If you have never read a memoir of a river, then Flow: The Life and Times of Philadelphia’s Schuylkill River by Beth Kephart is a must. In my mind, Kephart is known for two things: writing wonderful Young Adult novels and loving Philadelphia and its surroundings. (Just took a break to sit outside under the porch overhang, listening to the rain and Natalie Merchant, sipping Kahlua. Very enjoyable! I’m back now.)
Although not novels in verse, her books have a poetic quality to them. So it is with Flow, which is not classified as YA, but may appeal to teens. The River begins its memoir by describing its youth. “Blueback herring and eel, alewife and shad muscle in to my wide blue heart, and through… The stony backs of snapping turtles on the shore, muskrat, shrew, and from the unlanterned forest, the bark of a fox, the skith skith skith of snakes over leaves…..” Poetry in motion, literally, as the River winds its way from it source to the Delaware River.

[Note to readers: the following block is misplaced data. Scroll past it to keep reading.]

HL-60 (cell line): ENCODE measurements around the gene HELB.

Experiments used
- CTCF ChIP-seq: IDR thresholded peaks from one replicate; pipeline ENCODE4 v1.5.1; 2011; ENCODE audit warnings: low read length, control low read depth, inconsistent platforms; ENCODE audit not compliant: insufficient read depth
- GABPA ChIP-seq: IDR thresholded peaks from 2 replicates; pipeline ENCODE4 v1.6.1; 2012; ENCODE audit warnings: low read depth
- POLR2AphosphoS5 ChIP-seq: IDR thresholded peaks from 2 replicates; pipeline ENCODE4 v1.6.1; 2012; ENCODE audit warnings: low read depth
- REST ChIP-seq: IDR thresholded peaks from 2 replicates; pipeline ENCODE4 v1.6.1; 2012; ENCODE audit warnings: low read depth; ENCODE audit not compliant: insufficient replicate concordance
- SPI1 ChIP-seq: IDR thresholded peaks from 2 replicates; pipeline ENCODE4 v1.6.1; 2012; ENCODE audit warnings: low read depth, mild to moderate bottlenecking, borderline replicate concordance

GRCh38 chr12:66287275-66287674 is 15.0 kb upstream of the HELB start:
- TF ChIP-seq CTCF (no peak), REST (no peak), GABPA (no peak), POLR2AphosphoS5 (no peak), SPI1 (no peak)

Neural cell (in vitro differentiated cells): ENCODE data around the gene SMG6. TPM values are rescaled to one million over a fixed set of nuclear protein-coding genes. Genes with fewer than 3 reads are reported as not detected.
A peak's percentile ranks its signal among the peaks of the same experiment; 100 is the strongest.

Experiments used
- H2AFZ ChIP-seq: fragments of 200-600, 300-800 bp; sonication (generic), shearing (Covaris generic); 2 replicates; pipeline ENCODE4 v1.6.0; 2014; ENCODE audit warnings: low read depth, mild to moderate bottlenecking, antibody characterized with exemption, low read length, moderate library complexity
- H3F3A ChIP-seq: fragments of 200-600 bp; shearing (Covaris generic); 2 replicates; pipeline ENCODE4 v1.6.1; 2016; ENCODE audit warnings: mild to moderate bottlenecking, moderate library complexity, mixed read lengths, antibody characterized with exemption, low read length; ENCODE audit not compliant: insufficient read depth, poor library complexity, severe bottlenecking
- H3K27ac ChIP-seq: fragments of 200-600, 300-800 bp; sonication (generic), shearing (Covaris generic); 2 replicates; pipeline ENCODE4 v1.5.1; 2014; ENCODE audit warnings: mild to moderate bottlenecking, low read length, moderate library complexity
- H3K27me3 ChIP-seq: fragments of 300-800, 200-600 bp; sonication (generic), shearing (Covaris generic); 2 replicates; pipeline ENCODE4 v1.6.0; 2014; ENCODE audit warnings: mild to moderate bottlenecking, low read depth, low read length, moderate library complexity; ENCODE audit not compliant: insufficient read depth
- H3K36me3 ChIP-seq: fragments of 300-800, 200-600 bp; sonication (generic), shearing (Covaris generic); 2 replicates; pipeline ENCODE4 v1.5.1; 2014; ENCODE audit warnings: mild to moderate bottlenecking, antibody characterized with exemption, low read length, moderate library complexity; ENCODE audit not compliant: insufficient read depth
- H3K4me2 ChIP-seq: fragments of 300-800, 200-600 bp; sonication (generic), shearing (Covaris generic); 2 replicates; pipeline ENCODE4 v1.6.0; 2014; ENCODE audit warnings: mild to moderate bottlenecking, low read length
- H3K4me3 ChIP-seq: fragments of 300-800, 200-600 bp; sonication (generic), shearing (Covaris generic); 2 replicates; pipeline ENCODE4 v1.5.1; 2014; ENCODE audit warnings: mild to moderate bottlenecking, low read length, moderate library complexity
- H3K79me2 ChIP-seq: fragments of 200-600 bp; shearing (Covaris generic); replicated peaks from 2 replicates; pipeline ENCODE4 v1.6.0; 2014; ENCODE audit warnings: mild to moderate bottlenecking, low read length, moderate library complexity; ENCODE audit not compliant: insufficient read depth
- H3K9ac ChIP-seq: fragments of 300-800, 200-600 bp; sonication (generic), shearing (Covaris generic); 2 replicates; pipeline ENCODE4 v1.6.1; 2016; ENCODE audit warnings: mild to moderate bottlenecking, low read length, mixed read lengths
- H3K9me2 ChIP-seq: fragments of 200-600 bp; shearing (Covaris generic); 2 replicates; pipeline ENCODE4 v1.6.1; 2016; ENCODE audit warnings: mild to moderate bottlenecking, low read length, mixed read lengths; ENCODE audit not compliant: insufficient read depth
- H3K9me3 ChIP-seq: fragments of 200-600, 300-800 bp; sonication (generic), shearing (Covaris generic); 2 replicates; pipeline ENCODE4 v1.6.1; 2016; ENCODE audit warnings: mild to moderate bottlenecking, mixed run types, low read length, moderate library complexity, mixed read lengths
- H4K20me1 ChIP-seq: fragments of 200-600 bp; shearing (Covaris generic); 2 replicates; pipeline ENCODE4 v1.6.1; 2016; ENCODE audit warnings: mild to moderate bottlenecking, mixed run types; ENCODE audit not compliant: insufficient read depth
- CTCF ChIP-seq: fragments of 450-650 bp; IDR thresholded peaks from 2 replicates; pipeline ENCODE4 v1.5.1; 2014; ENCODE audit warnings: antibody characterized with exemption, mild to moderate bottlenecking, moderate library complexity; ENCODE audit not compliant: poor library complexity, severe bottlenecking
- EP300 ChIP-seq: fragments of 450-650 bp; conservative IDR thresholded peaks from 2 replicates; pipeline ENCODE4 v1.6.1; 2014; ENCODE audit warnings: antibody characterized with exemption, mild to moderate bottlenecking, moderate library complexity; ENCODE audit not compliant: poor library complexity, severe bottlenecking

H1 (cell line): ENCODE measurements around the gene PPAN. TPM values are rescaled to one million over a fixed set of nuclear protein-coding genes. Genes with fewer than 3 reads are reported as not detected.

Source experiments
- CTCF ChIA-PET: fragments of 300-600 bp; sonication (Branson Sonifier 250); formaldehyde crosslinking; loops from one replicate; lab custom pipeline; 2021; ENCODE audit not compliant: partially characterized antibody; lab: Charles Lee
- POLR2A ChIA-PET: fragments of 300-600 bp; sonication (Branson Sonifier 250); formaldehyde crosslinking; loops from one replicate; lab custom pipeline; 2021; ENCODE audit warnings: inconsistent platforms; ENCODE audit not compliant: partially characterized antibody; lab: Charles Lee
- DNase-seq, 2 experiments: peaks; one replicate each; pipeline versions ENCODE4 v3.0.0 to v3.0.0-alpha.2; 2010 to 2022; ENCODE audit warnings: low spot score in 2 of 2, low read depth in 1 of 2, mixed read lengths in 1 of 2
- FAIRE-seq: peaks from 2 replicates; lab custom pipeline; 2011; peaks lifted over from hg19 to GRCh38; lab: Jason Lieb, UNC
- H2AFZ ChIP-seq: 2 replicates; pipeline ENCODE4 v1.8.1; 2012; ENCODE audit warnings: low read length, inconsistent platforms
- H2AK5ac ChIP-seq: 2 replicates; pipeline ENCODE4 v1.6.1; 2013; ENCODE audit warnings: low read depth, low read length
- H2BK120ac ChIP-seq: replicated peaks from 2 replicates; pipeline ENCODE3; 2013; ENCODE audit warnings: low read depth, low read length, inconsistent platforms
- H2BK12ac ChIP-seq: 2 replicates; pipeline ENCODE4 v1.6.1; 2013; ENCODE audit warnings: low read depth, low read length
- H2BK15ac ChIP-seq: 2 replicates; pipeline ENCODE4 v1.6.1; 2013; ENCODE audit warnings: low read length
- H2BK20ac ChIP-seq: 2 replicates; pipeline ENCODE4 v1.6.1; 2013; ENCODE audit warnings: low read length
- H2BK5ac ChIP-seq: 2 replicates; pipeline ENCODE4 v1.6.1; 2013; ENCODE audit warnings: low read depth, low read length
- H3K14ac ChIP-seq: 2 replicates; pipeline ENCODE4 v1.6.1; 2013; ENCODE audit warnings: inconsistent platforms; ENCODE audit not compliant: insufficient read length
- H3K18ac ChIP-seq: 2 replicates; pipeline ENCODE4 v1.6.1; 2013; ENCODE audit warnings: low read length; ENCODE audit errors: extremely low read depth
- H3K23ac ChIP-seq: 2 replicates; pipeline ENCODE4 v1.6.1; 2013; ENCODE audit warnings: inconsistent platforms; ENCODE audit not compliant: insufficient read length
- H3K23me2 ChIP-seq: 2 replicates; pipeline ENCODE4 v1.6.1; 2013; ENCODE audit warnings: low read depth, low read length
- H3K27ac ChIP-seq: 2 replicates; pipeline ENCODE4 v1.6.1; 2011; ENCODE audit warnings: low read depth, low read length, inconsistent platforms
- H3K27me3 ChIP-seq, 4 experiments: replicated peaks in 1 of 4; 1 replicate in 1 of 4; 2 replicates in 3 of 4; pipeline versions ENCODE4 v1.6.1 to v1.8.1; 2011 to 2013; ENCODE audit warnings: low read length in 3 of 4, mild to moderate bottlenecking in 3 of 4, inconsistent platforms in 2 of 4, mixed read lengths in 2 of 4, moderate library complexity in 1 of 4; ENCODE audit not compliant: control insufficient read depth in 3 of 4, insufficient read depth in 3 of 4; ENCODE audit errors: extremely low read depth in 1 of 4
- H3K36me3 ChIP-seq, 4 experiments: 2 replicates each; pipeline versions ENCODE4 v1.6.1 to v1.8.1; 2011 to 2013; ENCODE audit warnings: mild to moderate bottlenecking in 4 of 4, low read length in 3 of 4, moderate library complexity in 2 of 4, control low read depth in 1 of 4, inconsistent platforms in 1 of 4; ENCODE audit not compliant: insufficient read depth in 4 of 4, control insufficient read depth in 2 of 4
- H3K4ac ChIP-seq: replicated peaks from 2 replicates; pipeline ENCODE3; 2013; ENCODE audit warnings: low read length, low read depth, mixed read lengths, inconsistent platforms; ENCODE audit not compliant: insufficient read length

The River conveys to the readers the joy it feels as people stroll its banks and see their reflections in its clear, blue waters. It conveys its frustration and dismay as its waters get diverted to Philadelphia homes, as it becomes the receptacle of all the detritus and refuse from the stockyards, smelters, anthracite processors that supported the Philadelphia populace. It is angry as its route gets altered to serve the needs of the population. As if human, it is disheartened with its inability to save a drowning person and becomes joyous when it, indeed, does get a struggling swimmer to the opposite shore.
Emotions are a funny thing. The beauty of nature can elevate us and the ugly results of our neglect can deflate us. The River is perplexed that something man-made can be seen as more beautiful than what nature has provided us. (I would feel the same way.)
Flow is not only a tribute to a beloved river but it is a tribute to Ms. Kephart’s writing ability. She has truly brought a river to life. I’m tempted to tackle her book Ghosts in the Garden next. Hmmm!
P.S. Ms. Kephart has put footnotes at the bottom of many pages so that you get a sense of historical context of the region as you read the memoir.